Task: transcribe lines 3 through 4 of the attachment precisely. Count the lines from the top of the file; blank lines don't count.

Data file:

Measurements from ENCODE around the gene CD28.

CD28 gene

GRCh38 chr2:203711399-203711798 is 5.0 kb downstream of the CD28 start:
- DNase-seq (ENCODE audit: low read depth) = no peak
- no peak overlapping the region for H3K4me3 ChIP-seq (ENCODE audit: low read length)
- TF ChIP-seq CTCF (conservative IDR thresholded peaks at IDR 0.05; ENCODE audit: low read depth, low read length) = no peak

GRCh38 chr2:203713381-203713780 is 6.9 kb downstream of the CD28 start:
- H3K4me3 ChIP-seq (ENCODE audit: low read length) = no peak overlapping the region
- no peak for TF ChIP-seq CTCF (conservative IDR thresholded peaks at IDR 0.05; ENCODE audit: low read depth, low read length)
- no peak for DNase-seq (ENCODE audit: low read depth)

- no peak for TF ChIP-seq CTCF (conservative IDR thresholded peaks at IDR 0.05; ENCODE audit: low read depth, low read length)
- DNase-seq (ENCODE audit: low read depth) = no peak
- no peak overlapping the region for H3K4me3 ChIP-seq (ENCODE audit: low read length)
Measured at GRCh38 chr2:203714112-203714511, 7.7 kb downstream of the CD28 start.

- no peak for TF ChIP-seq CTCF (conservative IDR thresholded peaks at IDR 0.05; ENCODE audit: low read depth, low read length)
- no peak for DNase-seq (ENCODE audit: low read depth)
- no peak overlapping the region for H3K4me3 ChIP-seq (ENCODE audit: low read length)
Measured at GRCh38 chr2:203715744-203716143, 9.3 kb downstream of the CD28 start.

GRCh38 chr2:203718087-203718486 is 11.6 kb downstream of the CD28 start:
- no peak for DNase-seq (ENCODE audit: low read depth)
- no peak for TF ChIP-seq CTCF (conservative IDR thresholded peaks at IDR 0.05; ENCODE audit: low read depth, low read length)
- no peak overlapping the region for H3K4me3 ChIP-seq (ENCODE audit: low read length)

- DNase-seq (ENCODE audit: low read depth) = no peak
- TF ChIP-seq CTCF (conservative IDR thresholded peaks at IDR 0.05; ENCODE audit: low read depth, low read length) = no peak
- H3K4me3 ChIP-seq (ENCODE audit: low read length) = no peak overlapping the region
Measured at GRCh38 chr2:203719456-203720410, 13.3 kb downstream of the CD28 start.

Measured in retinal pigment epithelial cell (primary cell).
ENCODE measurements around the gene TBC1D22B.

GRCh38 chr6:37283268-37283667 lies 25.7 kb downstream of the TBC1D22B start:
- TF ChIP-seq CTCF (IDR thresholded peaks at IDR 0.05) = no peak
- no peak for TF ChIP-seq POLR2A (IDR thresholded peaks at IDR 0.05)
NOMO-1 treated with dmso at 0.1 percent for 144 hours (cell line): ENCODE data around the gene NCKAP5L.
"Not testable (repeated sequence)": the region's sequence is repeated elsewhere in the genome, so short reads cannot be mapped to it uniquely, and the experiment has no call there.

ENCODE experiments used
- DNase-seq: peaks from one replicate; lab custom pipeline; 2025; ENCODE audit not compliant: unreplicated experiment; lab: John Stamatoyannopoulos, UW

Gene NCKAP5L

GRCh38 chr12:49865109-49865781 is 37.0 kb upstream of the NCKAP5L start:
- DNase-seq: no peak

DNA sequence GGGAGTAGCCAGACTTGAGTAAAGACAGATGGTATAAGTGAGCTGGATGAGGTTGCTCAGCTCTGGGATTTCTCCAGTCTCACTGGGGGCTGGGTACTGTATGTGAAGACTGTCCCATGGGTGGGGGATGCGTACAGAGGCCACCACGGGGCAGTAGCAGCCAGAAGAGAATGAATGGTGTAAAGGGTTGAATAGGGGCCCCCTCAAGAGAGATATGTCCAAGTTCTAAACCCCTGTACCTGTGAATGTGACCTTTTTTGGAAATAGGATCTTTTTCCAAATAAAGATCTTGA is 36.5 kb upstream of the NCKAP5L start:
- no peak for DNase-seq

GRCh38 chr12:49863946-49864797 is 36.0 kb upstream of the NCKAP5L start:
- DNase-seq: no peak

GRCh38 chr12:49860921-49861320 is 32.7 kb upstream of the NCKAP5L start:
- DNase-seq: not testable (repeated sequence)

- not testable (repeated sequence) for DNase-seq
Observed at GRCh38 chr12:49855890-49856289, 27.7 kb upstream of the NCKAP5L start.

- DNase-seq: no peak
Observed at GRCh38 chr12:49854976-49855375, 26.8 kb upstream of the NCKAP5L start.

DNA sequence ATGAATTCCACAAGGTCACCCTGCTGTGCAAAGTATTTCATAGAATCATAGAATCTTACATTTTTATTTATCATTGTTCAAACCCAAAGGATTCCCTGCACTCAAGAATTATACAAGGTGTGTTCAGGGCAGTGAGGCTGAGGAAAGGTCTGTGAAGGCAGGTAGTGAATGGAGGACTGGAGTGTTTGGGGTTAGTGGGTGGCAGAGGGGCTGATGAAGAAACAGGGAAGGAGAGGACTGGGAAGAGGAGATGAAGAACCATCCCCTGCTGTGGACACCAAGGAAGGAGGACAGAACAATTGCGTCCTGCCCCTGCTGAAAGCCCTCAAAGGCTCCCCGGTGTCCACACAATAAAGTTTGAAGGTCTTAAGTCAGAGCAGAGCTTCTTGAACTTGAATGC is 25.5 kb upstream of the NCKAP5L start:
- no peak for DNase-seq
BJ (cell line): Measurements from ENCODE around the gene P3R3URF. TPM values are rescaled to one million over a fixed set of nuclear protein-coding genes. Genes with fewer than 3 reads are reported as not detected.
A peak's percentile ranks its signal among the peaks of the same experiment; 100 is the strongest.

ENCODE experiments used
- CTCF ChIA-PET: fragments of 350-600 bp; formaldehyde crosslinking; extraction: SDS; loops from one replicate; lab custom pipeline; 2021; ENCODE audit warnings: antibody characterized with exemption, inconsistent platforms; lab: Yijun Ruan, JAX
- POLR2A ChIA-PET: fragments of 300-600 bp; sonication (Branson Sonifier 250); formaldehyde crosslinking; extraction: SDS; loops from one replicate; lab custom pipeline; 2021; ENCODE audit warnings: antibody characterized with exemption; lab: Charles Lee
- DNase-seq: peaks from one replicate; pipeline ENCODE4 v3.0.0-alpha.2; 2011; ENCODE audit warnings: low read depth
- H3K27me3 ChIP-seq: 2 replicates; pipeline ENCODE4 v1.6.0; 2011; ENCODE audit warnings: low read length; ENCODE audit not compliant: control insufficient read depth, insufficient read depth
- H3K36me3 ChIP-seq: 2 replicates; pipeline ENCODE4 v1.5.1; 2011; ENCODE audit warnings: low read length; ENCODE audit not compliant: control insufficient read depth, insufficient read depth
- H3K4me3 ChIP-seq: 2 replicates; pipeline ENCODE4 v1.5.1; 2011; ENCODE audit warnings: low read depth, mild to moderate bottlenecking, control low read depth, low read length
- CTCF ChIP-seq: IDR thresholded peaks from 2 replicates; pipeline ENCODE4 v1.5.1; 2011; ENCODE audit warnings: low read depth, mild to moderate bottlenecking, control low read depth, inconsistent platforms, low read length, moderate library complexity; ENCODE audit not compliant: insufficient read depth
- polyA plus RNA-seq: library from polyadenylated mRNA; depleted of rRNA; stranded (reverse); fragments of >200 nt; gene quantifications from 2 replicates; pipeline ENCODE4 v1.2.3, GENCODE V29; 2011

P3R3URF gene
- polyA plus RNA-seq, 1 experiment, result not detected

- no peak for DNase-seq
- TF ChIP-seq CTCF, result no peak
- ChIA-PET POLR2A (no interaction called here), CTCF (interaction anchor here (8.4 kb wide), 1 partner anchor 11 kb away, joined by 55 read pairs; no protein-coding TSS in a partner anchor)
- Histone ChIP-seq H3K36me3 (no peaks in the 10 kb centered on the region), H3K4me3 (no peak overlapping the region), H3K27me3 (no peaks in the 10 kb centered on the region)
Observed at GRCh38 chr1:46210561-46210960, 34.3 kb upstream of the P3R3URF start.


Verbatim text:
GRCh38 chr2:203711399-203711798 is 5.0 kb downstream of the CD28 start:
- DNase-seq (ENCODE audit: low read depth) = no peak